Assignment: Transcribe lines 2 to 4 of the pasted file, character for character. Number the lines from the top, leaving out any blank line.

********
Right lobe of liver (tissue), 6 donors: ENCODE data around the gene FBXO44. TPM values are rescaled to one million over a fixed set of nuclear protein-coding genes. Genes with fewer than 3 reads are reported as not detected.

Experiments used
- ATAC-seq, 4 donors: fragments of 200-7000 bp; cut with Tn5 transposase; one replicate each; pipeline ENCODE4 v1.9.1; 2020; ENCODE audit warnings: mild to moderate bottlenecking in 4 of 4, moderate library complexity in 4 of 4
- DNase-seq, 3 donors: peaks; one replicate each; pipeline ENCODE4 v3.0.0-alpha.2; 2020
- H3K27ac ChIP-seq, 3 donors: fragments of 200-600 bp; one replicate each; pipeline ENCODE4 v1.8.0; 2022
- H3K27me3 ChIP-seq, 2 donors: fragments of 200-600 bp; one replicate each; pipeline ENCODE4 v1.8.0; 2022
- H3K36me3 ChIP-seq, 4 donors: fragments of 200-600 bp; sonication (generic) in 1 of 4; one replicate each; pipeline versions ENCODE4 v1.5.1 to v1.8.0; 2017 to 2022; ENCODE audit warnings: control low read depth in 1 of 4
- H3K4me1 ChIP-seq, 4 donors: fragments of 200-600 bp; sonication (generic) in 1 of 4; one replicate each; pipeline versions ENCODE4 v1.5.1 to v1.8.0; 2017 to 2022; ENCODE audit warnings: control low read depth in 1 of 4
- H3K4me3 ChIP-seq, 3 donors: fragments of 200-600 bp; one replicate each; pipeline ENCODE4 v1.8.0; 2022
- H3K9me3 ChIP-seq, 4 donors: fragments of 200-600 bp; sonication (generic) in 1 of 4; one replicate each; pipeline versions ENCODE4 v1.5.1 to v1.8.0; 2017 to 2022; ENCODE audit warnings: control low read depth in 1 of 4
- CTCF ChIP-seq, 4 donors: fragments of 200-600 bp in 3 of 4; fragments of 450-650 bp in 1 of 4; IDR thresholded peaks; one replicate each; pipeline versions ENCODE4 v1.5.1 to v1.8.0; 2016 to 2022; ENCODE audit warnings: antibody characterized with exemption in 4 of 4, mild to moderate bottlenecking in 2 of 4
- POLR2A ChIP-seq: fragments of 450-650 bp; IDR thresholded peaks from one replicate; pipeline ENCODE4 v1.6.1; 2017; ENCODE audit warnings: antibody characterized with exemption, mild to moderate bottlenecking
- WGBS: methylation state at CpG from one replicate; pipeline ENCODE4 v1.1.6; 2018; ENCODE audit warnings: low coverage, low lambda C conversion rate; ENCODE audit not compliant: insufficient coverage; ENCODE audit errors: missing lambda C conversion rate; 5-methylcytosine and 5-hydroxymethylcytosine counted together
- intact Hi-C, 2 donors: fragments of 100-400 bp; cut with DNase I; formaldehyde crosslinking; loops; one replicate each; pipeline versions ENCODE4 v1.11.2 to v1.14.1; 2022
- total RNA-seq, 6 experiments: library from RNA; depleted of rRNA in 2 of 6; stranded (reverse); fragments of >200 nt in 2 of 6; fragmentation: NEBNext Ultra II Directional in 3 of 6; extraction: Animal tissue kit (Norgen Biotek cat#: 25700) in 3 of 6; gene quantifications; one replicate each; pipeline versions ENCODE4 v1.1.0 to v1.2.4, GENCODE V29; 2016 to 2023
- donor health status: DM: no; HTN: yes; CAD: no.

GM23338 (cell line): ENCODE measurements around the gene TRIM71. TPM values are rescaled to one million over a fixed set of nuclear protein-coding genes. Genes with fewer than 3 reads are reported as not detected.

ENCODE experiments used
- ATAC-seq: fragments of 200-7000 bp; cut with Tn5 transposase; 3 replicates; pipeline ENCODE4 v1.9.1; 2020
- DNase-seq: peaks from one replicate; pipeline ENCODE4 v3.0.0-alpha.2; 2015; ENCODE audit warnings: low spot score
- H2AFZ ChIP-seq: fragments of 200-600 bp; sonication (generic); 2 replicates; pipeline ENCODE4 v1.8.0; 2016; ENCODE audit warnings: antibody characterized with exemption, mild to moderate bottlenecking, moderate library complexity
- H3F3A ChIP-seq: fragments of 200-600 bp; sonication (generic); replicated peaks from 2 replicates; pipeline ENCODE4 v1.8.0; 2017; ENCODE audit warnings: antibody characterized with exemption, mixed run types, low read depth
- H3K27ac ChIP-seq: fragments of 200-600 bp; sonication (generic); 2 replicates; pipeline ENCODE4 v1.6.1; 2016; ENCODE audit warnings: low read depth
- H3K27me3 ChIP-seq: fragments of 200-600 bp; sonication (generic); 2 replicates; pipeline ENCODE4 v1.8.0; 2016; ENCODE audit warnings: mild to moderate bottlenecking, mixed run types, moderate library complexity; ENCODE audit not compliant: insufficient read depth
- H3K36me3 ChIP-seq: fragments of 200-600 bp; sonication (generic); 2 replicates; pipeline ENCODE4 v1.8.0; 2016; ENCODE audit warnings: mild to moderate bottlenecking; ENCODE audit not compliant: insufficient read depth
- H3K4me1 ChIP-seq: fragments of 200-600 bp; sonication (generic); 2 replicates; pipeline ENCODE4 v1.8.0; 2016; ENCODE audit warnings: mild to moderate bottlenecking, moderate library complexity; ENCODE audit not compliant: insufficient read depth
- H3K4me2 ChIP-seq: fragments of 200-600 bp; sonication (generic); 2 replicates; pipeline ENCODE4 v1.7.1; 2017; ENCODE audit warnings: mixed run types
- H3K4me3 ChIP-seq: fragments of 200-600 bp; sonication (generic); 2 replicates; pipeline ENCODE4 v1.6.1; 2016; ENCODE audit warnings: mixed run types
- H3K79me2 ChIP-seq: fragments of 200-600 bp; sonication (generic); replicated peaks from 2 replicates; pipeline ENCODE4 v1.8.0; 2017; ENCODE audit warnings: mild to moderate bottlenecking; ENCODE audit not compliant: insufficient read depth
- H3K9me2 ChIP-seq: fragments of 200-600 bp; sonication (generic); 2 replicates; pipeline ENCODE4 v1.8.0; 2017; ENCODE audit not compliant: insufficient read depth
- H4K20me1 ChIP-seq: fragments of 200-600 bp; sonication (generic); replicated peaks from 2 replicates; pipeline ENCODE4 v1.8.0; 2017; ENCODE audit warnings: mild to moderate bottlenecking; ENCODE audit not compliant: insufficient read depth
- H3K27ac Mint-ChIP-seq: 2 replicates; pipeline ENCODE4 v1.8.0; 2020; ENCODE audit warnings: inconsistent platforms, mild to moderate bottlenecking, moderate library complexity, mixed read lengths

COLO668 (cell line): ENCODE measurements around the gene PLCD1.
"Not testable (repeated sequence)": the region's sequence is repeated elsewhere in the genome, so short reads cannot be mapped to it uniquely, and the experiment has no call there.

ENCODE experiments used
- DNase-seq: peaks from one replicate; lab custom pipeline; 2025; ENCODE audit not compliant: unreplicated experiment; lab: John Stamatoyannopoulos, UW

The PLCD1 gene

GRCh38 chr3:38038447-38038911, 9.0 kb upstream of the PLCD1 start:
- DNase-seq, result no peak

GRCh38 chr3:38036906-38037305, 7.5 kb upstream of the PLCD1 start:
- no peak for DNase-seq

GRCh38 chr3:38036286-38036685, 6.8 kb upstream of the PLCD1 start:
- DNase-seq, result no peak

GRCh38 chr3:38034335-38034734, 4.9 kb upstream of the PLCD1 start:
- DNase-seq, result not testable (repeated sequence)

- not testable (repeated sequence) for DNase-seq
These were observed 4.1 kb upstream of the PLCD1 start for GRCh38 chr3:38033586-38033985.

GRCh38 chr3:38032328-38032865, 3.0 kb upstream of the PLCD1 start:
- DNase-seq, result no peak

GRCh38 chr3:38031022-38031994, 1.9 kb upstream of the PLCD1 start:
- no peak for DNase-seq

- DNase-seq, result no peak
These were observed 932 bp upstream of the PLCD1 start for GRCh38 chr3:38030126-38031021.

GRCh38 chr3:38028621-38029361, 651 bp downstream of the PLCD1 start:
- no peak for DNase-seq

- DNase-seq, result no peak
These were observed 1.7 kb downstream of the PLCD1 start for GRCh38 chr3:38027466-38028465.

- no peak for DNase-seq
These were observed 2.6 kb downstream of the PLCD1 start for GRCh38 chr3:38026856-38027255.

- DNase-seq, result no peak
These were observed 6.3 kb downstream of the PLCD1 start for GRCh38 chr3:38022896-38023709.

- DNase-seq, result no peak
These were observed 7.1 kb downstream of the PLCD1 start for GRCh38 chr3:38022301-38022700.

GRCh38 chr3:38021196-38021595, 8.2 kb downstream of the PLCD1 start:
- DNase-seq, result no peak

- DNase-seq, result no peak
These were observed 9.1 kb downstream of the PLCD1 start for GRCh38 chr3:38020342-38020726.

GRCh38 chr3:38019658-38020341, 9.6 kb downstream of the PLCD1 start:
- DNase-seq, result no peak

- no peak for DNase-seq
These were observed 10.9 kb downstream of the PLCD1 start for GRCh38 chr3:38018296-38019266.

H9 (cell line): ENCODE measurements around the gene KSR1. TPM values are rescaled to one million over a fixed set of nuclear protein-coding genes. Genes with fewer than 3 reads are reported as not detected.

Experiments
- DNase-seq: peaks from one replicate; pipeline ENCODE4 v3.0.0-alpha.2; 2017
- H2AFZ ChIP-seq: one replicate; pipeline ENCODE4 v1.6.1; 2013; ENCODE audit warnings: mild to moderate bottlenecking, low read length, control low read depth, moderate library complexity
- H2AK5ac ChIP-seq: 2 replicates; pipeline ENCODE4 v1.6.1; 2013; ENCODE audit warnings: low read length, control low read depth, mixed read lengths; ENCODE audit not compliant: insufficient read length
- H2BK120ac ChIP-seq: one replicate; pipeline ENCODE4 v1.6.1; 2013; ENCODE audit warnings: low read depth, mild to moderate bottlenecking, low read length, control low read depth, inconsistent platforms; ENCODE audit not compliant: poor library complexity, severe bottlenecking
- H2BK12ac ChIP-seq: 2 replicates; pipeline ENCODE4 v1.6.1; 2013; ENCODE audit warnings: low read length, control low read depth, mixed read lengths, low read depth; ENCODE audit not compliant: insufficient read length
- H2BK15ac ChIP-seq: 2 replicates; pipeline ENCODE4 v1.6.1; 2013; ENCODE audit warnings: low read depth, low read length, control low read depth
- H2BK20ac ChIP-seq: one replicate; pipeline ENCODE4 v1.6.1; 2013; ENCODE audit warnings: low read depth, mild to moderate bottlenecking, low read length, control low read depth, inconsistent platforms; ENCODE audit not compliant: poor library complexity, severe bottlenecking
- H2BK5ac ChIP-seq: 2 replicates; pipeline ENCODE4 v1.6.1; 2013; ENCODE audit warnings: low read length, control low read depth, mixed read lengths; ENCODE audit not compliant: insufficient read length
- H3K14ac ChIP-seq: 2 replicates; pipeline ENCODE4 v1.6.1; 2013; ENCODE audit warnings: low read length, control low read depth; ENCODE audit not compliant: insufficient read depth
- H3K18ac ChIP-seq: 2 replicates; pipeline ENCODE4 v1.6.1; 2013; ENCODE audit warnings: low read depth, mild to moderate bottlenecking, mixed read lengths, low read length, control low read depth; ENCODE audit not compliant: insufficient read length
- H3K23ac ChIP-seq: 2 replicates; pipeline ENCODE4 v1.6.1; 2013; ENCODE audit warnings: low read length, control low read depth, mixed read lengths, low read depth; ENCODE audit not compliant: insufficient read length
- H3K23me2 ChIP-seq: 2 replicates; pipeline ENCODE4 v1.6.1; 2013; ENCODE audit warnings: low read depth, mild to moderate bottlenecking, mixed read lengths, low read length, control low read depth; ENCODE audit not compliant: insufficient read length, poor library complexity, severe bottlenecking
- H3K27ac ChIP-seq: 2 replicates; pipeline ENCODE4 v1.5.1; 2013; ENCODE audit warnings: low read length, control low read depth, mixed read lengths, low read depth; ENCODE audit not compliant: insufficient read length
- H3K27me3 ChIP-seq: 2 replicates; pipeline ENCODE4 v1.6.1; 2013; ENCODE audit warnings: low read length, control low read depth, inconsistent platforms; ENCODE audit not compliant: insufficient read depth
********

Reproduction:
Experiments used
- ATAC-seq, 4 donors: fragments of 200-7000 bp; cut with Tn5 transposase; one replicate each; pipeline ENCODE4 v1.9.1; 2020; ENCODE audit warnings: mild to moderate bottlenecking in 4 of 4, moderate library complexity in 4 of 4
- DNase-seq, 3 donors: peaks; one replicate each; pipeline ENCODE4 v3.0.0-alpha.2; 2020